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Publication numberUS20060143886 A1
Publication typeApplication
Application numberUS 11/027,386
Publication dateJul 6, 2006
Filing dateDec 30, 2004
Priority dateDec 30, 2004
Also published asUS7224571, US20060143887, US20060146476
Publication number027386, 11027386, US 2006/0143886 A1, US 2006/143886 A1, US 20060143886 A1, US 20060143886A1, US 2006143886 A1, US 2006143886A1, US-A1-20060143886, US-A1-2006143886, US2006/0143886A1, US2006/143886A1, US20060143886 A1, US20060143886A1, US2006143886 A1, US2006143886A1
InventorsSriram Srinivasan, John Guzek, Cengiz Palanduz, Victor Prokofiev, Joel Auernheimer
Original AssigneeSriram Srinivasan, Guzek John S, Palanduz Cengiz A, Victor Prokofiev, Auernheimer Joel A
Export CitationBiBTeX, EndNote, RefMan
External Links: USPTO, USPTO Assignment, Espacenet
Forming a substrate core with embedded capacitor and structures formed thereby
US 20060143886 A1
Abstract
Methods of forming a microelectronic structure are described. Embodiments of those methods include forming a substrate core by attaching a first dielectric layer to a second conductive layer of a thin film capacitor, and attaching a second dielectric layer to a first conductive layer of the thin film capacitor.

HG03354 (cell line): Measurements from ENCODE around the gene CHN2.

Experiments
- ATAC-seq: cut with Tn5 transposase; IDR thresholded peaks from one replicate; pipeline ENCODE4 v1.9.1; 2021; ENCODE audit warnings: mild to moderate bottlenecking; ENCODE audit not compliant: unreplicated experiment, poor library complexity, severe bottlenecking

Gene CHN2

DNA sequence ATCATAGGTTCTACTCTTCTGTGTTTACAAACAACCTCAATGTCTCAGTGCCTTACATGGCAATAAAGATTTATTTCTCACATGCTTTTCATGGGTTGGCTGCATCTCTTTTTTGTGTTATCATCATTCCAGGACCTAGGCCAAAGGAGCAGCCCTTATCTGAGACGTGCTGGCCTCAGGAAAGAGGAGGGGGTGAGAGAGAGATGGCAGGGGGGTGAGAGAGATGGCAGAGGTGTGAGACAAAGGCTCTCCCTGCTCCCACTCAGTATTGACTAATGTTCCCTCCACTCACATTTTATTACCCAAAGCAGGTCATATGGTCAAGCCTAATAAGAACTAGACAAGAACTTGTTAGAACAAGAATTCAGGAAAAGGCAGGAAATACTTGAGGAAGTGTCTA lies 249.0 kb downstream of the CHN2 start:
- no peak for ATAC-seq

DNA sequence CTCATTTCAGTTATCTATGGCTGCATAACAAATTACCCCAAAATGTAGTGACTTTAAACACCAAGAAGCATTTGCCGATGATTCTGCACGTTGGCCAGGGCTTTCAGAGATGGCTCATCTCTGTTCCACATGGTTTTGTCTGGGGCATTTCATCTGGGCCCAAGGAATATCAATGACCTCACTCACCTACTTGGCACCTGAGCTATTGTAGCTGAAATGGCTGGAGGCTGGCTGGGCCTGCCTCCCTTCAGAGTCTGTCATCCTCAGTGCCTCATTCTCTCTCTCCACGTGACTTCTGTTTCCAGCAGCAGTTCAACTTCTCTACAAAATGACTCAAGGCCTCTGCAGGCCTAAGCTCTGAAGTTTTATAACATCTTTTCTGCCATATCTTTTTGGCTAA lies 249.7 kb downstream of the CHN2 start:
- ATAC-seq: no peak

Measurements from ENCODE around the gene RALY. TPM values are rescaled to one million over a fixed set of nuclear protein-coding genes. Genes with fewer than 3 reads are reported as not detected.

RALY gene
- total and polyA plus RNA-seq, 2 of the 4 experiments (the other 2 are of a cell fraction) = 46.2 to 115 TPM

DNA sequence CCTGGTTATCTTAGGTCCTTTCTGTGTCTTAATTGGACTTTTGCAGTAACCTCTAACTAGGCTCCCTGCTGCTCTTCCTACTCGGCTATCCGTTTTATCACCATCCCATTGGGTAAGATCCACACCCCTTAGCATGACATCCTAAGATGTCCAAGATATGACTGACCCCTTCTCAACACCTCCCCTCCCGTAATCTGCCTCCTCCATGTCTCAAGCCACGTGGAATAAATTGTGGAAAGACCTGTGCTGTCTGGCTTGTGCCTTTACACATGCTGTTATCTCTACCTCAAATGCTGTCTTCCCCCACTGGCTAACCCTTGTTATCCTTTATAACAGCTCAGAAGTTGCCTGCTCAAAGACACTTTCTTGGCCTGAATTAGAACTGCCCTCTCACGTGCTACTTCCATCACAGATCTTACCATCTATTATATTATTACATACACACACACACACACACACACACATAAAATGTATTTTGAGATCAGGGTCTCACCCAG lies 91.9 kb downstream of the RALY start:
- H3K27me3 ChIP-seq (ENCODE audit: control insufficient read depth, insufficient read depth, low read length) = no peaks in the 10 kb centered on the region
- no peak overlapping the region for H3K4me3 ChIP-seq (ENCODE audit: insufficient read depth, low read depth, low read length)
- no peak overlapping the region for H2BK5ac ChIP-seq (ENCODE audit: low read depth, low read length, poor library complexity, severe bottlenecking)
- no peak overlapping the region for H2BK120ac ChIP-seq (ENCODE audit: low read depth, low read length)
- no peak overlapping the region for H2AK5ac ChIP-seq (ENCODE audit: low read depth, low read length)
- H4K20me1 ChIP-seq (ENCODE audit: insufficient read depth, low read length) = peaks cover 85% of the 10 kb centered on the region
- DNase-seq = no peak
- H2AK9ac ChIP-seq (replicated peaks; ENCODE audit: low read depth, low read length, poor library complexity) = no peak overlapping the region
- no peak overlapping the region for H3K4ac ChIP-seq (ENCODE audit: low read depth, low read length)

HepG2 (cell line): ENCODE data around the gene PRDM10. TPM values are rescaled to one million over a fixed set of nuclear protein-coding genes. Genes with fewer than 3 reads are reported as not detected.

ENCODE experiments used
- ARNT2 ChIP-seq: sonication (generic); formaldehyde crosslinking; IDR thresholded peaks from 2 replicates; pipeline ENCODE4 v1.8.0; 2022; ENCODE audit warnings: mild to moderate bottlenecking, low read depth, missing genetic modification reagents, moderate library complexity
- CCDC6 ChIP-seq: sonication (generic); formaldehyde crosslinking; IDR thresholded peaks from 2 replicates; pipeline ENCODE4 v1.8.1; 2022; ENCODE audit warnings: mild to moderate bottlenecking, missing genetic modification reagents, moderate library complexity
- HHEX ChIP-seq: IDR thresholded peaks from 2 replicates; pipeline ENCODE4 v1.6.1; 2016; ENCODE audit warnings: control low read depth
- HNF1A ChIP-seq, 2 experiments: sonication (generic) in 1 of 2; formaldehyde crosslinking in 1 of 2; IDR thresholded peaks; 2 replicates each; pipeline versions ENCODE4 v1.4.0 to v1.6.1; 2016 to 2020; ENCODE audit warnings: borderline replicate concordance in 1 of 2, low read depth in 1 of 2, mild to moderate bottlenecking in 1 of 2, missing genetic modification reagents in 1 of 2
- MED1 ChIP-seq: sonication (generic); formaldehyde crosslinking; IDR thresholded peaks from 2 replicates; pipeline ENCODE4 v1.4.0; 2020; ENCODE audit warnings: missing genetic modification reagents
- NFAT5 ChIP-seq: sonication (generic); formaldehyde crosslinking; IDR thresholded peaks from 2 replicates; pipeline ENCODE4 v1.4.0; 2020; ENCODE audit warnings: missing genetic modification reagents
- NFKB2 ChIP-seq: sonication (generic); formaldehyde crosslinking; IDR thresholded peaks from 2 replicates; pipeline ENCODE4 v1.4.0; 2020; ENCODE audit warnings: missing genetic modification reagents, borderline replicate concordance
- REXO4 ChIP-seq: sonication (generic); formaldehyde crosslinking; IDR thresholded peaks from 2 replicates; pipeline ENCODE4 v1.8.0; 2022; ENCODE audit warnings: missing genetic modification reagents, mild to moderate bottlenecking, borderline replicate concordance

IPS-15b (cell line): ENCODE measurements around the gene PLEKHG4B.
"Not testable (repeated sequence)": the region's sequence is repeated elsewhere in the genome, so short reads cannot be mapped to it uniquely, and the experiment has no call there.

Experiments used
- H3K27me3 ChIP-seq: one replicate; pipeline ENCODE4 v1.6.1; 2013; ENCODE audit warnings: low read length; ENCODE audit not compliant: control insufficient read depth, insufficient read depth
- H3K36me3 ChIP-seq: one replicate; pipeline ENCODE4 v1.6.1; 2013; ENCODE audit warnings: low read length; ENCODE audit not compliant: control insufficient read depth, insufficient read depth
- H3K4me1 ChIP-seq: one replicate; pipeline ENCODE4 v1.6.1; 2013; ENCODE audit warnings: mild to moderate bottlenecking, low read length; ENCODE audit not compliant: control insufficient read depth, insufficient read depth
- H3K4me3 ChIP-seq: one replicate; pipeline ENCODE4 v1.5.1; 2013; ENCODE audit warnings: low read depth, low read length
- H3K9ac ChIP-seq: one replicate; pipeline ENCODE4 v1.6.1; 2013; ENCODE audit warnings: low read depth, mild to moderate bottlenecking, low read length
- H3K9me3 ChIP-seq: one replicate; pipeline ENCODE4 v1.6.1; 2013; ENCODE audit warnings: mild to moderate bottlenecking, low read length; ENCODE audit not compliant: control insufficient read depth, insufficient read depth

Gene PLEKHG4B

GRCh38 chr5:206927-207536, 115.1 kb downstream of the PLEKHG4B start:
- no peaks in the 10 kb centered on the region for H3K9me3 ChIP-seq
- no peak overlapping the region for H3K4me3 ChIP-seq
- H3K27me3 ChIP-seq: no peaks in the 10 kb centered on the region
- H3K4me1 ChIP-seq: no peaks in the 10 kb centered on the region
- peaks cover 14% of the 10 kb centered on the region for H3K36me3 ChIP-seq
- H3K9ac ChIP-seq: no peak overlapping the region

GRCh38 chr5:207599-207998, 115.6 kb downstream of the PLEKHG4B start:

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Claims(10)
1. A method of forming a microelectronic structure comprising;
forming a substrate core by:
attaching a first dielectric layer to a substantially continuous second conductive layer of a thin film capacitor; and
attaching a second dielectric layer to a substantially continuous first conductive layer of the thin film capacitor.
2. The method of claim 1 wherein the first and second dielectric layers comprise a prepreg layer disposed on a core material.
3. The method of claim 1 wherein the first and the second dielectric layers comprises an organic material.
4. The method of claim 1 wherein the thin film capacitor comprises a capacitor dielectric layer disposed between the first conductive layer and the second conductive layer.
5. The method of claim 4 wherein the capacitor dielectric layer comprises a thickness between about 100 to about 500 nanometers, and wherein the first and the second conductive layers comprise a thickness between about 5 to about 50 microns.